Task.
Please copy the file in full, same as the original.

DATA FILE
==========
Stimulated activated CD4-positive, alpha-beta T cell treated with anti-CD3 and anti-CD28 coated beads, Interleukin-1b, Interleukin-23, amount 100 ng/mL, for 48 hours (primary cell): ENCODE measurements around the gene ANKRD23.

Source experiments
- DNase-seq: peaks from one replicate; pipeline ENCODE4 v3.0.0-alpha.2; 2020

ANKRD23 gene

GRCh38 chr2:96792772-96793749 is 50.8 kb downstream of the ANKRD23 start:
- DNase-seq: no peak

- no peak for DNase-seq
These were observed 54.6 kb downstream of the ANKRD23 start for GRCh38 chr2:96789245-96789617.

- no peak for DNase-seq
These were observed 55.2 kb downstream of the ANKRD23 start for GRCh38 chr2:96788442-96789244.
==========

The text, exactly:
Stimulated activated CD4-positive, alpha-beta T cell treated with anti-CD3 and anti-CD28 coated beads, Interleukin-1b, Interleukin-23, amount 100 ng/mL, for 48 hours (primary cell): ENCODE measurements around the gene ANKRD23.

Source experiments
- DNase-seq: peaks from one replicate; pipeline ENCODE4 v3.0.0-alpha.2; 2020

ANKRD23 gene

GRCh38 chr2:96792772-96793749 is 50.8 kb downstream of the ANKRD23 start:
- DNase-seq: no peak

- no peak for DNase-seq
These were observed 54.6 kb downstream of the ANKRD23 start for GRCh38 chr2:96789245-96789617.

- no peak for DNase-seq
These were observed 55.2 kb downstream of the ANKRD23 start for GRCh38 chr2:96788442-96789244.